When Nadia Key first left school, she was like many school leavers who didn’t know what to do. After taking a gap year and doing some local volunteering, she decided to follow the path of education and went into a teaching degree. “I loved my first year and wanted to become a special education teacher and work with disadvantaged youth,” she tells us.
But she soon realised the classroom environment wasn’t suited to her. “I struggled with some of the politics and struggled to believe that it was all about the kids sometimes,” she says.
In her final year, she focussed on studies around issues of equity. “I became interested in the ‘pay it forward’ idea, seeing models of how people can work towards the common good of the community. I had this idea, I didn’t know what to do with it but I was passionate.”
After finishing her degree, she saved up to go overseas. But her trip was cut short following a sudden illness and she was forced to come back home. Bedridden and restless, it was in this moment that the idea of La Luna was born.
“I started a little Instagram business, making and selling handmade soaps,” she says. The idea was simple: for every soap she sold, she would donate another to a care pack, delivered to Women’s Refuge. Soon, the business picked up and she started getting asked about more products.
At the beginning of 2019, she decided to take the plunge and put everything into expanding the business. Selling sustainable, ethical and up-cycled homewares, accessories and gifts, 80% of the products are made by Nadia and her business-partner Mum, Elke. In July last year, Nadia opened her first shop in Kumeu.
The La Luna Project
At the heart of the business is her charity, La Luna Project for which 10-50% of the sales get donated back to. “I wanted to give people the chance to buy something that was NZ-made or sourced ethically with a portion of the sales going back into our communities,” Nadia tells us.
Going back to her teaching roots, she started with the education system, with a vision to provide equal opportunity for youth. “I talked to a lot of friends in the profession and asked, ‘what are the basic things kids need that they’re lacking?’”
Starting with period care packs, the project grew to deliver stationery packs, winter woolies and snack packs to primary schools throughout the country.
“We drop off between 10-50 packs at a time. It’s great because now the kids just know they’re there, they don’t even need to come and ask. They know that if they’ve got their period, for example, they can come and grab one of the packs,” says Nadia.
Small purchases making big impacts
The response from schools and teachers has been hugely positive, Nadia tells us. “One teacher told me about a student who never came to school with stationery and was so embarrassed about telling the teacher that they just sat there and didn’t write anything down,” recalls Nadia. “Basic things like stationary seem like such small things but can have a big effect.”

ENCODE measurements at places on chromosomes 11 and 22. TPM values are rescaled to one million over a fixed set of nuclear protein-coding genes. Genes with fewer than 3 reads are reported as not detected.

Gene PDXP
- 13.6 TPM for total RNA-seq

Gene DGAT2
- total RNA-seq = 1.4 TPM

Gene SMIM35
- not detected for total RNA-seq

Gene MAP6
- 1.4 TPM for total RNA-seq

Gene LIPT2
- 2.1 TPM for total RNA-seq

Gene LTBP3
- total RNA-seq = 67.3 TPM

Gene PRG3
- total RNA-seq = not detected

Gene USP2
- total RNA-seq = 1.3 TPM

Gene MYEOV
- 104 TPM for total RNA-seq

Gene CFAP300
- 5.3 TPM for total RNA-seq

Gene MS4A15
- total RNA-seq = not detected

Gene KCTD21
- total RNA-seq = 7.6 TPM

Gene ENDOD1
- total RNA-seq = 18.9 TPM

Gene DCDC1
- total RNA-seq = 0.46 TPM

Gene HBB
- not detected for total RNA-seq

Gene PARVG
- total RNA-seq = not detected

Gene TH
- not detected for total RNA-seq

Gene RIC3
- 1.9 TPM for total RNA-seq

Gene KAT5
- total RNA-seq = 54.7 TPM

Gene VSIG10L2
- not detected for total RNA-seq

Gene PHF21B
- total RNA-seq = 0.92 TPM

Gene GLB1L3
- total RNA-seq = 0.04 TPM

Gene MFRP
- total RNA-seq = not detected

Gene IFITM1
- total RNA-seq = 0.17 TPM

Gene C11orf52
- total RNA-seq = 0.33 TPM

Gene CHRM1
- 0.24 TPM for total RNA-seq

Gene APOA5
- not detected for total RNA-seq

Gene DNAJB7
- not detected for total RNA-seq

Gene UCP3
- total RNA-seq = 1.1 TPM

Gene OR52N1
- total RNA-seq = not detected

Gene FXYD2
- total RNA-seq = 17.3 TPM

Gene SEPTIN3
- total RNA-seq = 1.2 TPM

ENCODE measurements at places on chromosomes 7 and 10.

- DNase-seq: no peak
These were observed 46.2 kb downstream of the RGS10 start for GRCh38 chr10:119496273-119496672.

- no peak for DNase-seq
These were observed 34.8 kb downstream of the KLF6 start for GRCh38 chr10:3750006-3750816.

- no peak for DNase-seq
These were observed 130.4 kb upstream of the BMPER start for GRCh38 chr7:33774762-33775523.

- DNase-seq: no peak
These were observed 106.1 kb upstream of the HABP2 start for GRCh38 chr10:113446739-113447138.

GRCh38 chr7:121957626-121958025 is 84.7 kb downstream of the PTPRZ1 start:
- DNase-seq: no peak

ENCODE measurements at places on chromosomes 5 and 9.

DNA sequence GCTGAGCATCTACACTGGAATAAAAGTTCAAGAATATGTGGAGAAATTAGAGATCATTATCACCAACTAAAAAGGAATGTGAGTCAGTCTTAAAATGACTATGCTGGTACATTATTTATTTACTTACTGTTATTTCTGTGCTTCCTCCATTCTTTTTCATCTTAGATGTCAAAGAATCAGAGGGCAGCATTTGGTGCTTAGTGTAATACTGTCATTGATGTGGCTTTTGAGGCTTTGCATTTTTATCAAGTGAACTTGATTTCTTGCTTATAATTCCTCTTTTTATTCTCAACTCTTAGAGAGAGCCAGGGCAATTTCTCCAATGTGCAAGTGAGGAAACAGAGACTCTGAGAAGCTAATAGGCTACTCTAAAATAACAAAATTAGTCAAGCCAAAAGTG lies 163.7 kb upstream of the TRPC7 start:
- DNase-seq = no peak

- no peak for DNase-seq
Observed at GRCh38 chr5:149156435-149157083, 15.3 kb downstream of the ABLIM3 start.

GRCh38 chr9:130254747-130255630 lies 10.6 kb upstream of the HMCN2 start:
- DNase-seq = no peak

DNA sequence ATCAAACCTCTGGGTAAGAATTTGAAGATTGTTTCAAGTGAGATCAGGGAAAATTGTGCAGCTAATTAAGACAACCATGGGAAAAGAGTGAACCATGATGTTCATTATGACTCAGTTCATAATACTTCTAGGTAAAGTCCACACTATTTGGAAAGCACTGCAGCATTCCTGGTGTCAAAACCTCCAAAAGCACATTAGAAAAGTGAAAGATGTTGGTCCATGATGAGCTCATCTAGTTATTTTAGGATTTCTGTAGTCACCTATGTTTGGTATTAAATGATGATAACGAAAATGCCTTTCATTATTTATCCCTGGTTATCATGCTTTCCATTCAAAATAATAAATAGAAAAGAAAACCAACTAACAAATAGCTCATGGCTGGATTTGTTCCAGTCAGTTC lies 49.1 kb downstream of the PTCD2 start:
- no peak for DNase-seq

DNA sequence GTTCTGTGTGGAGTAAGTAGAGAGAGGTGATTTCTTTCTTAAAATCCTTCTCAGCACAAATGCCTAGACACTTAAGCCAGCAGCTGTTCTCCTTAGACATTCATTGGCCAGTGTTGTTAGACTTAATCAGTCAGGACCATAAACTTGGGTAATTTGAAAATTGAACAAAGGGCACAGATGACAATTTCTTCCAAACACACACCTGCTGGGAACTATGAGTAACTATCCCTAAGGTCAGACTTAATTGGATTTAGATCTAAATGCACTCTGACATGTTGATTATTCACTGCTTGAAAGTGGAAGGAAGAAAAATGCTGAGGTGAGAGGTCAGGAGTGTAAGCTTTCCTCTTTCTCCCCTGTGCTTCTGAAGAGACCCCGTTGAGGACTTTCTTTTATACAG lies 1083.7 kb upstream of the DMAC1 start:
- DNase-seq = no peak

Shame, judgement and stigma are many of the feelings surrounding poverty, particularly when it comes to children.
“At that age, the anxiety of not having the necessities affects you immensely. Whilst there’s equal opportunity when it comes to education, these kids don’t necessarily have the same access because of a lack of food, clothing and resources. Now, kids in more privileged positions are becoming aware that not everyone is on the same playing field and that if we can work together we can help each other out,” says Nadia.
Nadia hopes to see more businesses pick up on this ‘paying it forward’ model. “It’s such a small thing for people to come and buy products that are all ethical and sustainable but also doing a little bit of extra good,” she says. “I feel like if every business gave this tiny bit, 5% or 2%, it’s amazing how much putting that money back into a community can help it grow and flourish.”
Bringing awareness to period poverty in New Zealand
One of the major issues Nadia is trying to tackle through La Luna is period poverty. A recent KidsCan survey found that a quarter of New Zealand women report having missed school or work because they have been unable to afford sanitary items.
Period poverty, while a big issue in New Zealand, is not often talked about, especially at the primary school level, says Nadia.
“Statistically, girls are getting their periods a lot earlier than they have before,” Nadia tells us. “Nowadays, it’s quite common for girls in Year 3 to 6 to get their period. A lot of the times, it’s not discussed, or parents might not even think to talk to them about it because it’s happening so much younger than before.”
From talking to primary school teachers and her own research, Nadia saw the need for period education and resources. “A lot of girls are quite ashamed and scared and don’t know at that age how to approach it. Kids won’t come to school, or they’ll lock themselves in bathrooms.”
She hopes that by having these packs available in primary schools, it will take away the stigma. “We like to include a little handcrafted soap, spare pair of underwear, chocolate, and an info pack explaining what’s happening. It’s about educating rather than making them feel silly for not knowing.”
Growing a community
While still a small business, Nadia has big dreams for its future. “The pipe dream is to expand to a couple store fronts in the North Island and South Island and showcase other products,” she says.
For now, she’s making sure to keep the same values and beliefs that she started with. “We want to make sure the products are affordable and attainable,” she says.
She also wants to open a space for talks, workshops, and courses. “I want La Luna to be more than just a shop, because that’s how it started. It always started as a community and I want it to continue to grow that way.”
To find out more visit laluna.org.nz